Individual colleges, not the College Board,
set the policies on awarding credit for AP exams.
Advanced Placement (AP) scores are released early July each year 10-11 months after the journey to these scores begin. Daily class time, rigorous course work and extra study sessions all culminate with an AP exam in May.
Many begin the journey counting on AP exam scores earning them college credit and ultimately saving them money on college. Sadly, it doesn’t always pan out that way.
Earning a 1 or 2 on an AP exam will always result in no college credit earned. At some schools, a 3 or 4 won’t even qualify for college credit; however, at many schools 3’s and 4’s do. Here’s a school that only offers credit for 4’s and 5’s; it’s an Ivy I’m not naming.
Does it get you out of taking a class?
For the examples below, use this heading:
In some cases, the college will give credit for taking the course, but not allow it count toward a specific required course. When that happens, it may count toward elective credits or additional credits at graduation. This is usually when students are most disappointed.
Other times there is a reason to celebrate! The college will not only award credit but also allow the AP course to replace a required general education requirement or a required course in the major. This is a financial win for the student!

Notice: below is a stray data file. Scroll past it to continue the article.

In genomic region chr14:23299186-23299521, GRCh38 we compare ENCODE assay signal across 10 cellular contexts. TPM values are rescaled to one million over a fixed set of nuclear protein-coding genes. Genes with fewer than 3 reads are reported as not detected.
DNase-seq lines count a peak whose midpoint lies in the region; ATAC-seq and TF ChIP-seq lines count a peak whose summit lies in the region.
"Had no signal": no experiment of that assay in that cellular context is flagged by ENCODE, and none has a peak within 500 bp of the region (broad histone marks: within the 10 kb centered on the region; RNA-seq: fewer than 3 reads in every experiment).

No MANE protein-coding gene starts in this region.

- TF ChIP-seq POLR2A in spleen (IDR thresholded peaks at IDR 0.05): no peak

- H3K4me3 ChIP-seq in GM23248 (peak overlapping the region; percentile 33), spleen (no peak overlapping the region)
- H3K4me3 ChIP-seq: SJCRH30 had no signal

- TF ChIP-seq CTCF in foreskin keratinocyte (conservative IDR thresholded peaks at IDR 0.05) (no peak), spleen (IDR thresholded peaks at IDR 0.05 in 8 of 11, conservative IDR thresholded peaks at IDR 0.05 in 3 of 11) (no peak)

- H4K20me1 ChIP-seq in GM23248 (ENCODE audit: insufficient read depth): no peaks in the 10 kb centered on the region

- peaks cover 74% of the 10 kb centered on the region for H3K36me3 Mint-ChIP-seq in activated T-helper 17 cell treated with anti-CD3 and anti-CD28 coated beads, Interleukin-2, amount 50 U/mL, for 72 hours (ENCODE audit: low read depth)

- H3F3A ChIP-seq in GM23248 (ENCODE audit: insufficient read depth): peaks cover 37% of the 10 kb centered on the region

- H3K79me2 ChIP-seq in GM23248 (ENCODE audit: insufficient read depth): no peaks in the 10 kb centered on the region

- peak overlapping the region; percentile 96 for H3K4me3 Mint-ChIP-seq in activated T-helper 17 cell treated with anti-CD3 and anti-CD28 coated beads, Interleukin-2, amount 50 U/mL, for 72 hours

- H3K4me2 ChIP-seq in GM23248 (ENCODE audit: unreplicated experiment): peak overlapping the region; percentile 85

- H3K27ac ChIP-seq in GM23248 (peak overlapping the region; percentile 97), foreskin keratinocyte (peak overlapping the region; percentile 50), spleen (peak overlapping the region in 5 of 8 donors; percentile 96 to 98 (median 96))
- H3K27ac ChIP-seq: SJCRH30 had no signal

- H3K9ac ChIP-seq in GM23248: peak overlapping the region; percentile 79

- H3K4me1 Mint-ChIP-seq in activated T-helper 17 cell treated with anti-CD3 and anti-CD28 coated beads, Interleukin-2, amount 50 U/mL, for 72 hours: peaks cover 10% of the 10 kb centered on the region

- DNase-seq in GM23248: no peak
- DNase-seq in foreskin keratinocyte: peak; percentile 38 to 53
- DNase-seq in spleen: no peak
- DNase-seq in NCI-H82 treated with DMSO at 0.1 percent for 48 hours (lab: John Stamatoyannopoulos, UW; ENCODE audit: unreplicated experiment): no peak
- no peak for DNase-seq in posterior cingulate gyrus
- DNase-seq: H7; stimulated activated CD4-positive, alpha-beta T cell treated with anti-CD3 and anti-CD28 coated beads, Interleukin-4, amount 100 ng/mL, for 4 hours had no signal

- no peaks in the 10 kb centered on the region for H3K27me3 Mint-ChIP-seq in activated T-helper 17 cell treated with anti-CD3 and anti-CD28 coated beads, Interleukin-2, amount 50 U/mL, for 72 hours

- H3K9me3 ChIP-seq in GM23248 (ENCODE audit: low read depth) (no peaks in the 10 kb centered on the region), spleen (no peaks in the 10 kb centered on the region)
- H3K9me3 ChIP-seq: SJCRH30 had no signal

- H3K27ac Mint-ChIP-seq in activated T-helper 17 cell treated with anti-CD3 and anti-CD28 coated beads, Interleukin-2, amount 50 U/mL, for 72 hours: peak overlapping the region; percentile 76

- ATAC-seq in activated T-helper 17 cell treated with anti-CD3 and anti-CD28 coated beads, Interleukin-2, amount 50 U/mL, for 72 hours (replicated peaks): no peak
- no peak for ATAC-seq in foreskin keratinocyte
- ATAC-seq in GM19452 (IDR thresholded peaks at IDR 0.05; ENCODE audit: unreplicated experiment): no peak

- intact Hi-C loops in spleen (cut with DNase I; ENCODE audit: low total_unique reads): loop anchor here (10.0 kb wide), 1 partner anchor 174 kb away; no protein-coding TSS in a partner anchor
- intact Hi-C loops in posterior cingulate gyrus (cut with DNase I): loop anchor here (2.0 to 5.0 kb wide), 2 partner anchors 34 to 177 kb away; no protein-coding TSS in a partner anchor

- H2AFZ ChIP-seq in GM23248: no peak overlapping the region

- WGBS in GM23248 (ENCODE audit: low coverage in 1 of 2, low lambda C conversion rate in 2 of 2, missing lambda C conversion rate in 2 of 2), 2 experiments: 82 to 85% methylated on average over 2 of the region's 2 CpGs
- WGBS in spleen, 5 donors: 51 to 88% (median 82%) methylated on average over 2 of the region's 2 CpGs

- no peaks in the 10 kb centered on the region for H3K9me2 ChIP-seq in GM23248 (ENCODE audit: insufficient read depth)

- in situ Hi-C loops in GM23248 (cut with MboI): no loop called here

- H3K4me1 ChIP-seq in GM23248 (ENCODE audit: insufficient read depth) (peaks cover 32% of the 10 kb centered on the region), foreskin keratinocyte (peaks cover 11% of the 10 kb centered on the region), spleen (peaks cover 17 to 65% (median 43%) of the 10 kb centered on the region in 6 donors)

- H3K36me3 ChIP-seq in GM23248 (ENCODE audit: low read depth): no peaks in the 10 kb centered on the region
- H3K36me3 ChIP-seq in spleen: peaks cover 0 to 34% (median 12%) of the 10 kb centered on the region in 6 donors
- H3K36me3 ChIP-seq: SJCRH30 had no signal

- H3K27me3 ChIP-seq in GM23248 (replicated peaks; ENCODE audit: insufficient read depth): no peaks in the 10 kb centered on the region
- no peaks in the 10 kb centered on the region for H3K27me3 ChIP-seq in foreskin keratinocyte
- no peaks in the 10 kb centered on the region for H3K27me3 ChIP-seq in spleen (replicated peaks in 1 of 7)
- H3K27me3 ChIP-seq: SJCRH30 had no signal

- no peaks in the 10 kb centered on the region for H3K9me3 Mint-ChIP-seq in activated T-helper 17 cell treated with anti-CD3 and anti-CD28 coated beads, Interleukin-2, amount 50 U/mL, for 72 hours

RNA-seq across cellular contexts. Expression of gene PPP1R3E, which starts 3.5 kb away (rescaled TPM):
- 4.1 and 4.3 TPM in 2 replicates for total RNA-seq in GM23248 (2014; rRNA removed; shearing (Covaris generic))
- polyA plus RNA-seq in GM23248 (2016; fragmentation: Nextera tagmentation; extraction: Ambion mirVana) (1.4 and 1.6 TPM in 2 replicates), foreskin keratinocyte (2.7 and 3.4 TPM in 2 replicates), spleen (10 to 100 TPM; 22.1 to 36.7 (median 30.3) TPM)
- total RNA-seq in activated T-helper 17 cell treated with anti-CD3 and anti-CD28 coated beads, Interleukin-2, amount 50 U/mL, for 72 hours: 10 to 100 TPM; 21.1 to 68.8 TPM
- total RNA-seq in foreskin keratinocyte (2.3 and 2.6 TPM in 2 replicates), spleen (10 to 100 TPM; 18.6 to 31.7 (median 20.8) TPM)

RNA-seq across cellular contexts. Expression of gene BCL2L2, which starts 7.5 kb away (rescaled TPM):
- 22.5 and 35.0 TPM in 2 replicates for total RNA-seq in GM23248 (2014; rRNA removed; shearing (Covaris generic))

Even better is when replacement credit is awarded for a 3, but the student scoring a 4 or 5 earns additional course credit and gets out of higher level classes!
When choosing both high school AP course work and colleges for application,
do so knowing the benefit of AP classes and exam scores.
The College Board AP website has a searchable database on how each college treats AP exam scores and college credit. Search for your schools here to see the benefits you may have earned!
While your high school will automatically receive the AP scores, students need to login to their College Board account to retrieve scores here. In 2019, scores became available starting July 8th. Students with qualifying scores (3+), be sure to send them to the college in which you enroll, not apply.